Where would the many billions of additional money come from for the remaining electrical part, plus the much more expensive thermal and transportation parts?

Vermont is a relatively poor state with a stagnant population; a growing population of elderly and dependent people; state budget deficits year after year; a near zero, real-growth economy; and a very poor business climate. The last thing Vermont households and businesses need is a doubling or tripling of energy prices to make the Vermont economy even less competitive.

If we were to reduce the goal to 40% renewable by 2050, it would still be a formidable task. That goal would require a minimum of about $420 million per year between 2017 and 2050. See Table 2.

Table 2; 40% RE Goal

EAN Source energy Reduction RE RE Cost Total
TBtu % TBtu % $billion $billion
2010 148.40 13.76 11.53
2016 141.30 21.20 15.00 0.9 0.9
2020 136.62 7.9 25.96 19 1.7 2.59
2030 116.61 21.4 30.32 26 4.2 6.81
2040 93.32 37.1 30.80 33 4.2 11.03
2050 94.37 36.4 37.75 40 4.2 15.26

Renewable Portfolio Standards: Renewable portfolio standards require utilities to have a percentage of their electricity supply from renewable sources. Two states, Hawaii and Vermont, require much higher percentages of renewable energy than any other state in the nation. Hawaii requires 30% by 2020, 40% by 2030, 70% by 2040, and 100% by 2045.

Unlike Vermont, Hawaii is much closer to the equator, has steady trade winds and much sunshine, and has the highest electric rates in the United States. The Hawaii goal is reasonable, but the Vermont goal is economically unwise. See URLs and Table 3.

Table 3 RPS Goals

State Goal Year Goal Year Goal Year Goal Year
% % % %
CT 27.0 2020
RI 14.5 2019 38.5 2035
ME 40.0 2017
NH 24.8 2025
MA* 15.0 2020
VT 55.0 2017 75 2032
HI 30.0 2020 40 2030 70 2040 100 2045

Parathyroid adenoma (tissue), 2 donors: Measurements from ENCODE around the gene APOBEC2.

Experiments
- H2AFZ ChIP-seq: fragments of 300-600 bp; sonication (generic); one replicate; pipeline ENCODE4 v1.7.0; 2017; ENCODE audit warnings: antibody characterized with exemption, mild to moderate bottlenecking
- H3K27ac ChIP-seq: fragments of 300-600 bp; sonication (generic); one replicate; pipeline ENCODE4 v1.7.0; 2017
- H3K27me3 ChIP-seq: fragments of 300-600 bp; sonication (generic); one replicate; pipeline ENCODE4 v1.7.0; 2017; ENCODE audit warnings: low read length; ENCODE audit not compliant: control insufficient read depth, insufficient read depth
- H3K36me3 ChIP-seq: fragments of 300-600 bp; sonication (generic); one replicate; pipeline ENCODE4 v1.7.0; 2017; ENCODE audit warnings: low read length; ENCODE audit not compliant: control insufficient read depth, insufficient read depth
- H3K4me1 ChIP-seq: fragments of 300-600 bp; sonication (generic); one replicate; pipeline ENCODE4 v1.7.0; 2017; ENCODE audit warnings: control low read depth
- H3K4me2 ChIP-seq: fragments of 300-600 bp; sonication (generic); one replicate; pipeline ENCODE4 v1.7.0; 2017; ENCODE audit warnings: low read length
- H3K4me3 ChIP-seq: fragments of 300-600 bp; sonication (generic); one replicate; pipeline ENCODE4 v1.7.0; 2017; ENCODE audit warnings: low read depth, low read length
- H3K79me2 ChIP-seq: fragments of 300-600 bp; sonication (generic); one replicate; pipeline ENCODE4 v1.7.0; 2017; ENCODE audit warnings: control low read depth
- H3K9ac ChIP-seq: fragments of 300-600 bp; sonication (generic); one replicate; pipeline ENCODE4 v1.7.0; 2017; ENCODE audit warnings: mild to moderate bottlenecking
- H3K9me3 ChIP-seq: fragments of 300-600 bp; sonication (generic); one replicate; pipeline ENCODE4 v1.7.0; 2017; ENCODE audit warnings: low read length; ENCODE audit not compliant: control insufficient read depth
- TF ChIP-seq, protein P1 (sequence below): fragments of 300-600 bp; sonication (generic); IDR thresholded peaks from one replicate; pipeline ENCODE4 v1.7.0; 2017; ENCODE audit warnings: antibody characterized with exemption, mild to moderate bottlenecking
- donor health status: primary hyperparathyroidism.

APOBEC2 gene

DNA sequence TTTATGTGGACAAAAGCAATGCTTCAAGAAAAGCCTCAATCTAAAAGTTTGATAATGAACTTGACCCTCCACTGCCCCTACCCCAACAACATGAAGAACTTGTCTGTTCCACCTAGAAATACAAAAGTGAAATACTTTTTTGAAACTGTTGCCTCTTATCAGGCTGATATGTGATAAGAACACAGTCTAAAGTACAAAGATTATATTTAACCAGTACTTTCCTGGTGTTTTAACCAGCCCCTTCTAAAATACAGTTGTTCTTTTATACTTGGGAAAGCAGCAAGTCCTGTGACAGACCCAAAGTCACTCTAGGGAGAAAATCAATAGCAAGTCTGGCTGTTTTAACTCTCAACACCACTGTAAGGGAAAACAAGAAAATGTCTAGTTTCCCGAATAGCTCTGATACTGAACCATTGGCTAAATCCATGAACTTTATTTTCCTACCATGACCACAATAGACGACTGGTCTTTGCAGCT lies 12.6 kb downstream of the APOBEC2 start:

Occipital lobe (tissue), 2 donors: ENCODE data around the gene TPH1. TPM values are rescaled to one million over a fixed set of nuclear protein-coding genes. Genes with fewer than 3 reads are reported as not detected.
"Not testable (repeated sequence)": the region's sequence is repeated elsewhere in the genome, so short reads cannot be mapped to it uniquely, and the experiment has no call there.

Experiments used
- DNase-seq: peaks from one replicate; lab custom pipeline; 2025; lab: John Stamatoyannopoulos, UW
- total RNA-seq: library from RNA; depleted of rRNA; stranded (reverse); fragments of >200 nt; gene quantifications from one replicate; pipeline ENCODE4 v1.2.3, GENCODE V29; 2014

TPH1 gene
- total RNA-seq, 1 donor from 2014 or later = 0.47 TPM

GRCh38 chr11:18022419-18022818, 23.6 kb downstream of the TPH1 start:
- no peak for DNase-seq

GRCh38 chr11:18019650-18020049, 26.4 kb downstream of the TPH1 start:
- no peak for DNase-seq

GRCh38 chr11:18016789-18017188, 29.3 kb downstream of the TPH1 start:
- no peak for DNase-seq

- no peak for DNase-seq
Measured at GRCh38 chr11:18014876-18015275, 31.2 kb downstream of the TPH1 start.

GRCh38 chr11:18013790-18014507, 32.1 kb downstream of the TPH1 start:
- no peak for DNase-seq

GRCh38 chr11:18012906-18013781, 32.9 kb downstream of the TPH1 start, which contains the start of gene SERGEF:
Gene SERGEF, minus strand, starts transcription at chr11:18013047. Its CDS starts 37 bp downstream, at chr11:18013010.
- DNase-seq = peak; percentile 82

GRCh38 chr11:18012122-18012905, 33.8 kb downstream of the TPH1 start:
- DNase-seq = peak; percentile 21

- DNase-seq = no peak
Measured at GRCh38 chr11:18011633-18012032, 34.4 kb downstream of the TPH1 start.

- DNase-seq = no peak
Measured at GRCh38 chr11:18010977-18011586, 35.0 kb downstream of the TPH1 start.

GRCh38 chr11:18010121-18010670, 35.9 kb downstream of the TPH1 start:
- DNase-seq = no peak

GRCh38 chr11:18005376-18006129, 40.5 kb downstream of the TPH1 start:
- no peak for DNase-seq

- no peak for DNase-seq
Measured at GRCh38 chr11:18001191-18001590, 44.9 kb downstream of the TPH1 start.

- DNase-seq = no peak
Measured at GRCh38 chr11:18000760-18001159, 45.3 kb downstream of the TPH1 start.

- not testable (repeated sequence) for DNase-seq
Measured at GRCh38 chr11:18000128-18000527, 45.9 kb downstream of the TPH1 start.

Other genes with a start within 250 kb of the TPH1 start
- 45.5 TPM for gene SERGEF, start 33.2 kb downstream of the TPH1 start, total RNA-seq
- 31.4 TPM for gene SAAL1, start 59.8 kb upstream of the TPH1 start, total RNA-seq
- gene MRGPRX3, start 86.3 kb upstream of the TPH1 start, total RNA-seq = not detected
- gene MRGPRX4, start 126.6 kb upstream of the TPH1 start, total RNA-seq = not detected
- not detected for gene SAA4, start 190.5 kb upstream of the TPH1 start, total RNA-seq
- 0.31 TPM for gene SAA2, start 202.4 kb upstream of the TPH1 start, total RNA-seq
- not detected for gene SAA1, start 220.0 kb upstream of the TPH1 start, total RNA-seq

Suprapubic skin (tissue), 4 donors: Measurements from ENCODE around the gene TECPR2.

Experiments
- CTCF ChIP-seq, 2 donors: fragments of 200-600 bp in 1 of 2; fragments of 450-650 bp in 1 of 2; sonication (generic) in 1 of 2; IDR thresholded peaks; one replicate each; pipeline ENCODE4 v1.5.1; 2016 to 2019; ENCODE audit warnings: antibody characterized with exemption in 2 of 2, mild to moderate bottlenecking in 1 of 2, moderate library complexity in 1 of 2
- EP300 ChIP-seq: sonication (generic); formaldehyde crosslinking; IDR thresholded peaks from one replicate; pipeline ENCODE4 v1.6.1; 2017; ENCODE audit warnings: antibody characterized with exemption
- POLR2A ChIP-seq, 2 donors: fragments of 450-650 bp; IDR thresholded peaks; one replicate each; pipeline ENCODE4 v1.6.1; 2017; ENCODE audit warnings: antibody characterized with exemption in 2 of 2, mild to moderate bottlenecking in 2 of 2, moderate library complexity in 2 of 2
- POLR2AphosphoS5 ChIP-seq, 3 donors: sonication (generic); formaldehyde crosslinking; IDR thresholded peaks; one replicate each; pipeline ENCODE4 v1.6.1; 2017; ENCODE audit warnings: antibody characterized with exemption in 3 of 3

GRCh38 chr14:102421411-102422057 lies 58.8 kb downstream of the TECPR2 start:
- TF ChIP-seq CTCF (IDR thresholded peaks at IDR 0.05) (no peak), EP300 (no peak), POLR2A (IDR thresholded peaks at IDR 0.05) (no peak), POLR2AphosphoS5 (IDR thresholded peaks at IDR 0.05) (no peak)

*MA percent to increase by 1%/y after 2020; the ME and VT goals are higher because of hydro being counted as renewable.

Vermont utilities could satisfy the 75% requirement within a few years (well before 2032) by buying more hydro energy from Hydro-Quebec. That would require no subsidies and near-zero capital costs, because private corporations would design, build, own and operate the high voltage transmission lines from Quebec to Vermont.

However, Green Mountain Power, which controls 77% of Vermont’s electricity market, refuses to buy more hydro energy for business reasons, i.e., it would not increase its asset base on which it earns about 9% per year.

Photo Credit: Cuksis via Flickr

Willem Post's picture

Thank Willem for the Post!

Energy Central contributors share their experience and insights for the benefit of other Members (like you). Please show them your appreciation by leaving a comment, 'liking' this post, or following this Member.

Discussions

Jarmo Mikkonen's picture
Jarmo Mikkonen on Feb 17, 2017 6:19 am GMT

Willem, you may be interested in this:

http://epjplus.epj.org/images/stories/news/2016/10.1140–epjp–i2016-1...

Study on a hypothetical replacement of nuclear electricity by
wind power in Sweden

Darius Bentvels's picture
Darius Bentvels on Feb 17, 2017 10:50 am GMT

… extremely expensive for Vermonters to achieve “90% RE of All Primary Energy by 2050” …“????
Considering: